According to the campaign to End Child Poverty, four million children – one in three – live in poverty. In some local authorities the figure is much higher: more than one in three children in Leicester, Liverpool, Middlesborough, Nottingham, Manchester and nearly everywhere in inner London. Over half the children in Tower Hamlets are poor. End Child Poverty has produced amap of child poverty in the UK that shows where child poverty is concentrated – and that these are the local authorities that have suffered the worst cuts in funding from central government.
The TUC believes there is an ‘Iron Triangle‘ connecting insecure and vulnerable work, women’s poverty and child poverty. Children are disproportionately likely to be poor:
A majority of poor children live in families where at least one of the adults has a job. Working women are far more likely than men to be in low paid jobs and women are also far more likely to work in poorly paid part-time jobs – more than three quarters of part-time workers are women. Another essential link between low pay, women’s poverty and child poverty is the employment discrimination that many mothers face. Mothers in Britain are far more likely to be poor than anywhere else in Europe and from the moment they conceive a child women face immediate financial penalties – thousands lose their jobs and many more face disadvantage and reduced opportunities in the workplace. After having a child, many mothers become trapped in part-time, low-paid and low status work. They are more likely to be in insecure jobs as temporary or home workers, where they have fewer employment rights.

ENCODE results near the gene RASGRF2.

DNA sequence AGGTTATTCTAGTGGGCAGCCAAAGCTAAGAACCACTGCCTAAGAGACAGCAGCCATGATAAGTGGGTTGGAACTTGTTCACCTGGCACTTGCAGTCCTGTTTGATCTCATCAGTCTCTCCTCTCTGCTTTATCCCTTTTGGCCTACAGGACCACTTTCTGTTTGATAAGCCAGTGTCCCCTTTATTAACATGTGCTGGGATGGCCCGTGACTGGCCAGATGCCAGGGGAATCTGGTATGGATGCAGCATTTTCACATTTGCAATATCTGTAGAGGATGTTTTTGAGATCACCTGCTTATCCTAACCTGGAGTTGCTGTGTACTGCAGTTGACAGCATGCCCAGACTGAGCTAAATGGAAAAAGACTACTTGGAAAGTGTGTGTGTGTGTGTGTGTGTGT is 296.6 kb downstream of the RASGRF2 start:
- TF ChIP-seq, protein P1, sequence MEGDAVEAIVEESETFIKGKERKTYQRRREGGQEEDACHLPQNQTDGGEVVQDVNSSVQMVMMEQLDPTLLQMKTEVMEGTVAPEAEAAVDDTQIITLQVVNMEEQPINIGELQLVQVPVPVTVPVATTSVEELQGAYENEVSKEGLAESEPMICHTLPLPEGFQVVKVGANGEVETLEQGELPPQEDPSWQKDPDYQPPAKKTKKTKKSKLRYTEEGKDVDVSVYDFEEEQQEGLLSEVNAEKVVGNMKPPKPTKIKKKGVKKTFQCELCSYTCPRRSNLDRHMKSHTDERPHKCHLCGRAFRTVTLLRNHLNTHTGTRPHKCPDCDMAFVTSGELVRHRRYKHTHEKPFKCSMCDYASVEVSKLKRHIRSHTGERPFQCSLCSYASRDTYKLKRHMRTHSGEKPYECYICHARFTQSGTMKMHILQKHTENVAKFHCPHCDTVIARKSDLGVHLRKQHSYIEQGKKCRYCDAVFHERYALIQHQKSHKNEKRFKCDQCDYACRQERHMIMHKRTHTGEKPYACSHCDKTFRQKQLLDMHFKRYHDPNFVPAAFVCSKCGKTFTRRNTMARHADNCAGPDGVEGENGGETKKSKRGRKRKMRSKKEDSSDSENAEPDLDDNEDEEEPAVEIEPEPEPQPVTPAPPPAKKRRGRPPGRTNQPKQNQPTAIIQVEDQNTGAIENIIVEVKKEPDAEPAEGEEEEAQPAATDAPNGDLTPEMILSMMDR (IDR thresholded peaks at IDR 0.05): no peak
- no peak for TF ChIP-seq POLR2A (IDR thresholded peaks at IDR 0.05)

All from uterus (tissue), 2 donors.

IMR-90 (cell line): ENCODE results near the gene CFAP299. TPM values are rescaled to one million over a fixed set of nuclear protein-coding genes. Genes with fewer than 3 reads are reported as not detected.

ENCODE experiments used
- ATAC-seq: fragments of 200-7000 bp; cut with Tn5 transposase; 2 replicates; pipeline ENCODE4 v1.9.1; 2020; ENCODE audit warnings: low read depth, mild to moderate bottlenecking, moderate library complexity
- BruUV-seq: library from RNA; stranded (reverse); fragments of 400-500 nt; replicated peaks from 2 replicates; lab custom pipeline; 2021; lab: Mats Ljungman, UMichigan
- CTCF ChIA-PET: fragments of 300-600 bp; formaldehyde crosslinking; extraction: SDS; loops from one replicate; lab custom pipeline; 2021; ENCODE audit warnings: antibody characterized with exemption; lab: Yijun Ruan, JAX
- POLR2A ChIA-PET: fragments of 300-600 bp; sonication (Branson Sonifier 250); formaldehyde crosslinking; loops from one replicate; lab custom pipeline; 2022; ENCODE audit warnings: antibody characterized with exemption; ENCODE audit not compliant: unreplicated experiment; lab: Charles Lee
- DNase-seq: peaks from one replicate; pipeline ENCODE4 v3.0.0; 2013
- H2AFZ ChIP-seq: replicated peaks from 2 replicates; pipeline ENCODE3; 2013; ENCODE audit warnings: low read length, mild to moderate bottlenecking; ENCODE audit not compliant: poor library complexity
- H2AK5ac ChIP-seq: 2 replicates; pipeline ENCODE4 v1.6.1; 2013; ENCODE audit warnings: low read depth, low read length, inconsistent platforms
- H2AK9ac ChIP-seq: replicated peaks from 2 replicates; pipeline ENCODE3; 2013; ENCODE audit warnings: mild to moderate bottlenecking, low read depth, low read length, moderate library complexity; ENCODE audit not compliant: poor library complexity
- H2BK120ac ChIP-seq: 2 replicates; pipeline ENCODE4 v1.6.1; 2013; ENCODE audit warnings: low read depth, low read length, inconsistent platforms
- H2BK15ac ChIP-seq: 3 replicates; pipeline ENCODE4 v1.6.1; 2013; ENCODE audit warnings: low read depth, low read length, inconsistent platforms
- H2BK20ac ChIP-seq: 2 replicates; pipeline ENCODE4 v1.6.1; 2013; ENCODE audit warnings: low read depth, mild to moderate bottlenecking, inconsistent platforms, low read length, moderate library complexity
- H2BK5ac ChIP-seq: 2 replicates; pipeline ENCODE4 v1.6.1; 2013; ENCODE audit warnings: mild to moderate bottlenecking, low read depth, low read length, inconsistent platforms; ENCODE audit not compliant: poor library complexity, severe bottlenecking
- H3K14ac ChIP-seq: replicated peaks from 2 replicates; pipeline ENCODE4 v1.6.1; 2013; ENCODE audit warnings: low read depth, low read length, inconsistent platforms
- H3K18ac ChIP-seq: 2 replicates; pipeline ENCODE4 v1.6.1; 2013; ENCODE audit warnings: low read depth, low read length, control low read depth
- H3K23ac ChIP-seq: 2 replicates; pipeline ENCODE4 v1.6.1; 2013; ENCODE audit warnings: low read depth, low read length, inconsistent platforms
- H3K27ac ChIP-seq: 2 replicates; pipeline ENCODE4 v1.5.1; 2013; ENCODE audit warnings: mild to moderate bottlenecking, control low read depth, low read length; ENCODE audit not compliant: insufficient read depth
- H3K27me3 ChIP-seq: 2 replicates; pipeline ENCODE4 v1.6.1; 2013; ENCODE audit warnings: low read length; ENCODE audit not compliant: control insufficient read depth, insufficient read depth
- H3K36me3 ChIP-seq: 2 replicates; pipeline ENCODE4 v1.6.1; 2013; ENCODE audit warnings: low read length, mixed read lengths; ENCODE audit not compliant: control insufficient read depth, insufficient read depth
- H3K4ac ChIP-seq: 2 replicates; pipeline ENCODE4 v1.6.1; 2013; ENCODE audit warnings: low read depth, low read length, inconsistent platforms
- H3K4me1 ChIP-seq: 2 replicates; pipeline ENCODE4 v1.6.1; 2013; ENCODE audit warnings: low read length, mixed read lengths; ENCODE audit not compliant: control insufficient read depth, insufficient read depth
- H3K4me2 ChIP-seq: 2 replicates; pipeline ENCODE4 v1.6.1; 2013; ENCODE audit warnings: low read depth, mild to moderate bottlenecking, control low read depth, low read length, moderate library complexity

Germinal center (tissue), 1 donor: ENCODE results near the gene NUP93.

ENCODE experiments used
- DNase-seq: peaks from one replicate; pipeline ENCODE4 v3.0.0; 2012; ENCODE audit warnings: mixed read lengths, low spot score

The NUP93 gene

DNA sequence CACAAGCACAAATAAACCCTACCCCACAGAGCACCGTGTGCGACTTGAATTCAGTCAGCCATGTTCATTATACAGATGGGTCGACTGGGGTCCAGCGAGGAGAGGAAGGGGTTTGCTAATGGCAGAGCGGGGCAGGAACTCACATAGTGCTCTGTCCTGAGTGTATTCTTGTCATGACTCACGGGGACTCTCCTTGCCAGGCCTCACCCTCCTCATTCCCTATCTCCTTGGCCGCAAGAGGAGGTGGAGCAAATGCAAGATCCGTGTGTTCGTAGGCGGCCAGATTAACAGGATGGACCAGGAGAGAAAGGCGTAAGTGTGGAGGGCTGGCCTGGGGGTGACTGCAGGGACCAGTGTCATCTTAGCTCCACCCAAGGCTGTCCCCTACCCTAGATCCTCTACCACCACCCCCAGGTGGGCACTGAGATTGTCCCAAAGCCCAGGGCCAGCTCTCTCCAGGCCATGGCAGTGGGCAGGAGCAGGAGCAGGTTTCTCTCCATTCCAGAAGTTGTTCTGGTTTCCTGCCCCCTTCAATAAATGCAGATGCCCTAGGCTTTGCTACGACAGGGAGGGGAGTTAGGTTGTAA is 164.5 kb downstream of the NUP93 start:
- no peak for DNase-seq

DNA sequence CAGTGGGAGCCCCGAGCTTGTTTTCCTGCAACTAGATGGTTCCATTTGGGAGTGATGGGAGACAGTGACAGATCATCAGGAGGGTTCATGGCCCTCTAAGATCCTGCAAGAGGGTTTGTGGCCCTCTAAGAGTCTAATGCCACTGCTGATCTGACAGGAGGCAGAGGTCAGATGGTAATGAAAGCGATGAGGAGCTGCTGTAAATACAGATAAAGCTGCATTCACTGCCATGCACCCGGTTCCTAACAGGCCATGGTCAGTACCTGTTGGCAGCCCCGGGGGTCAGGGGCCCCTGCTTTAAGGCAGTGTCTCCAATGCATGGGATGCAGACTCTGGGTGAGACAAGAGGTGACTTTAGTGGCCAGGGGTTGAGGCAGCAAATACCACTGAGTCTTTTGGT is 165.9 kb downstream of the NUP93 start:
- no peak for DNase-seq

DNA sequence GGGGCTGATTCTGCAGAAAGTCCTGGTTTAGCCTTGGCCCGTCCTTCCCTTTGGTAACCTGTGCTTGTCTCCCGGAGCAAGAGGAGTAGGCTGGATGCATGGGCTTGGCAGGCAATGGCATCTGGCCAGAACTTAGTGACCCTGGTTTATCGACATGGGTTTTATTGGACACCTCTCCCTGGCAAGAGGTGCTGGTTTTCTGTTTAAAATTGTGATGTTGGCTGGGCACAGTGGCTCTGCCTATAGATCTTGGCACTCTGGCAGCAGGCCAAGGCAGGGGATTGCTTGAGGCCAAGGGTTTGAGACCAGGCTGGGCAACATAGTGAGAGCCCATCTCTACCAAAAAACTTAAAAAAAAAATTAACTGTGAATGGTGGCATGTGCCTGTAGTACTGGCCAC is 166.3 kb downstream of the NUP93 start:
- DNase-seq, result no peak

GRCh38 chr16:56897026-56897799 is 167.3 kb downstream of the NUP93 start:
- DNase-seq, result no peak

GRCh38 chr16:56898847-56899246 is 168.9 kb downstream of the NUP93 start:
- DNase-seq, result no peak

This means that fighting child poverty, fighting women’s poverty and fighting in-work poverty are inter-linked and the TUC support the End Child Poverty campaign for ‘jobs you can raise a family on.’